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In the late 19th century, Bram Stoker's fabled monster hunter Van Helsing (Hugh Jackman) - with his assistant-cum-armourer, Friar Carl (David Wenham) - is ordered by a secret society to distant and dangerous Eastern Europe on a quest to vanquish evil: the enigmatic and powerful Count Dracula (Richard Roxburgh). He arrives just as Dr Frankenstein puts the finishing touches to his DYI human (Shuler Hensley). Van Helsing joins forces with Anna Valerious (Kate Beckinsale) whose brother has been infected and at full moon turns into the hideous Wolf Man (Will Kemp). The forces of evil, Dracula and his three vile brides (Elena Anaya, Syvlia Colloca, Josie Maran), are not about to let this stranger spoil their plans for a vampire super-race.

Review by Andrew L. Urban:
This two disc release is highly recommended for anyone who wants to be immersed in the making of this film. Extensive and comprehensive extras provide as much entertainment and thrills as the film itself, albeit in a different way. It's a spectacular package in which the extra material has been as carefully produced as the film, and with a tremendous variety of inputs from cast and crew.

When Stephen Sommers resurrected The Mummy movie, he realised that Hollywood would put up the big money if it was NOT going to be an arty, earnest and thought provoking historical and scientific lesson. He made a Saturday matinee out of it. This reasoning has also motivated Sommers when making Van Helsing, a story loosely based on a character in Bram Stoker's world of Count Dracula. Loosely indeed (and re-named Gabriel), and the plot is perfunctory, a basic good v evil sketch; but it's not so much about what but about how.

Exulting in grand gothic, Sommers rips into this film. He seems to be of the mind that if you take morphing vampires, wolf men and Frankenstein's creature upmarket into profundity, you'll be digging your own gravitas. Doing nothing by half measures, the film takes the Gabriel Van Helsing character and plunders taciturn, action-driven heroics from well worn predecessors, ranging from Indiana Jones to James Bond. Ah, but it sets the symbolically named Gabriel down in the Transylvania of Sommers and production designer Allan Cameron's gothically engorged imagination.

The film begins with the Universal logo catching fire and morphing into a flaming torch in the hands of a grimy Transylvanian peasant in a mob about to ram open the castle gates. We know exactly what sort of film we're about to see. Escapism is the genre, blue-grey is the palette, bleak is the atmos, dark are the shadows and black is the colour of blood. In this monochromistic opening sequence, Sommers manages to pay tribute to the classics and at the same time stamp his own unmistakable style on the genre. The visual and aural settings are at the high end throughout the film, blending the trimmings of the period - 19th century Eastern Europe stuck in a Medieval timewarp - with the trappings of inventive faux-modern artifacts and armour. Like the bow and arrow equivalent of a machine gun, invented by the worldly Friar Carl, played with good natured eccentricity by our own beloved David Wenham. He may have modelled his Carl on C-3PO (the English-trained robot in Star Wars).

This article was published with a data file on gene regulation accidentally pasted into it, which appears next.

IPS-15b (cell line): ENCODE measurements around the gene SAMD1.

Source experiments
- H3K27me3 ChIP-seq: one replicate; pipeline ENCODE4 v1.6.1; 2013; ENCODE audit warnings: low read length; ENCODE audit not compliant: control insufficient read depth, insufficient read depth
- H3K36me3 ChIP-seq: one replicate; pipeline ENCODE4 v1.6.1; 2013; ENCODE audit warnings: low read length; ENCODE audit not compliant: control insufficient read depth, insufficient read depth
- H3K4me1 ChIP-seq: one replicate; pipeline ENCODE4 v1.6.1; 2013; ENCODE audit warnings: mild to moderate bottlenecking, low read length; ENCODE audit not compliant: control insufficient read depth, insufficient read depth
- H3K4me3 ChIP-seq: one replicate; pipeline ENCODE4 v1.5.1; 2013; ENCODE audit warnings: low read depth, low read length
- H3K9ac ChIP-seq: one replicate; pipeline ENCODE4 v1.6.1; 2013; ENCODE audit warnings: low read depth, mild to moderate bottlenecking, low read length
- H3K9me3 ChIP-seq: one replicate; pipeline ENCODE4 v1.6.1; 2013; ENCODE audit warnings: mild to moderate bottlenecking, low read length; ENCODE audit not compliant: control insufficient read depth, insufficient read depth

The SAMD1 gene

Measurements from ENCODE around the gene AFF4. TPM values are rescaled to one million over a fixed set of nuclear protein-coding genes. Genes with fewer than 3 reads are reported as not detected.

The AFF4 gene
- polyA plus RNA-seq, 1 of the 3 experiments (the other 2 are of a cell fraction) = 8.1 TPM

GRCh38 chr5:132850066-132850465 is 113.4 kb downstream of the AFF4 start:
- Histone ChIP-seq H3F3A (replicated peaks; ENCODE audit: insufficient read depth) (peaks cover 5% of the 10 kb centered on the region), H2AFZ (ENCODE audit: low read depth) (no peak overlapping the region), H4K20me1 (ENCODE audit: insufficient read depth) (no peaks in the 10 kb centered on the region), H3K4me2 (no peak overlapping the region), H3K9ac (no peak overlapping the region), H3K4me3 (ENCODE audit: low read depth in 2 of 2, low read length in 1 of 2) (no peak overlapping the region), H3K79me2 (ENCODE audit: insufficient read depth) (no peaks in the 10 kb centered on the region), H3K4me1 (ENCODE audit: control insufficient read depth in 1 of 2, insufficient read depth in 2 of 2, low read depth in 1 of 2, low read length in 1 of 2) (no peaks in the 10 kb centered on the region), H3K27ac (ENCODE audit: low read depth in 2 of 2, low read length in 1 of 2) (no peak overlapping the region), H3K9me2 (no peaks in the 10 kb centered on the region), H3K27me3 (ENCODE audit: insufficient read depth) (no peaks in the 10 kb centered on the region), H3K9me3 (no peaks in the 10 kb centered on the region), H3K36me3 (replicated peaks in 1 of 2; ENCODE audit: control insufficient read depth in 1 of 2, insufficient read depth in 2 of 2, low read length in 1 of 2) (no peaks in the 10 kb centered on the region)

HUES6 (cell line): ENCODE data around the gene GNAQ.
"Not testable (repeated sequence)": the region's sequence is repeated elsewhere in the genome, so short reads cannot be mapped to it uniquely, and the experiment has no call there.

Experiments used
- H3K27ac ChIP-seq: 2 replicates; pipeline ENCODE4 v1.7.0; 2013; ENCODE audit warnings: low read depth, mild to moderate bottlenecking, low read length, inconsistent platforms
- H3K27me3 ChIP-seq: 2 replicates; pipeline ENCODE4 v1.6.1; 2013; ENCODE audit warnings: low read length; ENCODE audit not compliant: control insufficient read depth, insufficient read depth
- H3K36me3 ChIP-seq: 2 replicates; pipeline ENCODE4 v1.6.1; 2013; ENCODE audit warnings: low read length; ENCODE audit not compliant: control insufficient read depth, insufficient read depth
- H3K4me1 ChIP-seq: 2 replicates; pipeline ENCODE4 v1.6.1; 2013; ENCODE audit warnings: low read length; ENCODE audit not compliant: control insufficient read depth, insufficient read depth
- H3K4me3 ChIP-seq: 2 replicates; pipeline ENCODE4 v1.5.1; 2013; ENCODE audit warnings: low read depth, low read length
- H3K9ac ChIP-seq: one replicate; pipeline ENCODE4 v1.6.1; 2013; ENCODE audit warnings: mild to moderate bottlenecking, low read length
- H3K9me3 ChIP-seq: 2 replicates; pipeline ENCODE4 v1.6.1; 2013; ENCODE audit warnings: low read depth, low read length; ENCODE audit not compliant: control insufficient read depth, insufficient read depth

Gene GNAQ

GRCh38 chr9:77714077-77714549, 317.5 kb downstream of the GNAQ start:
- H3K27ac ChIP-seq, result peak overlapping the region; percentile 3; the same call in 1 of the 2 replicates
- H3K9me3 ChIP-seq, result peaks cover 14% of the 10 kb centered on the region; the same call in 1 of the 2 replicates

With Hugh Jackman as Van Helsing the goodie and Richard Roxburgh as Count Dracula the baddie, Australians will feel quite at home, albeit not for long. The mise en scene is so fantastic and the special effects so insistent that any reference to home will be obliterated, accents included. Jackman is a handsome and credible action hero, but we knew that. He is not expected to stretch his emotional muscles, but there is just a hint of the sensitive soul beneath his leather garb. His dialogue isn't any more challenging than a matinee crowd would ask for.

Roxburgh delivers a wonderfully authentic East European accent for his Dracula, and revels in playing a character whose evil doesn't overwhelm his charisma. The close ups he gets are memorable.

Kate Beckinsale lives up to her action heroine ambitions, unleashed in Underworld (shot down the road from Prague in Budapest not long before this outing), and her black beauty looks add glam to an otherwise sodden, sleety and flinty world.

Some of the morphing effects are exceptional, combining wire work with prosthetics and CGI for a bravura result that helps carry the movie on wings of dread. Indeed, larger than death though it is, Van Helsing is a fantasy in horror delivering its payload for today's thrill-seeking audiences who want cinematic blood. It's a comic come to movie life, with a touch of pathos in the tragic character of Frankenstein's creature, but ultimately relying more on motion than emotion.

All of the film's production values are accessible on this two disc release, most of the chapters carefully produced - often quite extensively - and all of it nicely presented with big sound, good graphics and user friendly navigation, but with the film's gothic mood still pulsing darkly through it all.

September 9, 2004

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CAST: Hugh Jackman, Kate Beckinsale, Richard Roxburgh, David Wenham, Will Kemp, Shuler Hensley, Elena Anaya, Syvlia Colloca, Josie Maran

DIRECTOR: Stephen Sommers

SCRIPT: Stephen Sommers

RUNNING TIME: 126 minutes

PRESENTATION: 1.85:1 widescreen; DD 5.1;

SPECIAL FEATURES: Disc 1: commentary by Stephen Sommers & producer/editor Bob Dicsay; commentary by Richard Roxburgh, Shuler Hensley & Will Kemp; Dracula's castle 360 degree tour; bloopers; SFX featurette; trailers (inlcuding classic monster movies);[BREAK]Disc 2: Frankenstein's Lab; the village; the Vatican armoury; the burning windmill; Dracula's lair transformed; evolution of a legacy, Van Helsing - the story, the life, the legend & the music of Van Helsing


DVD RELEASE: September 8, 2004

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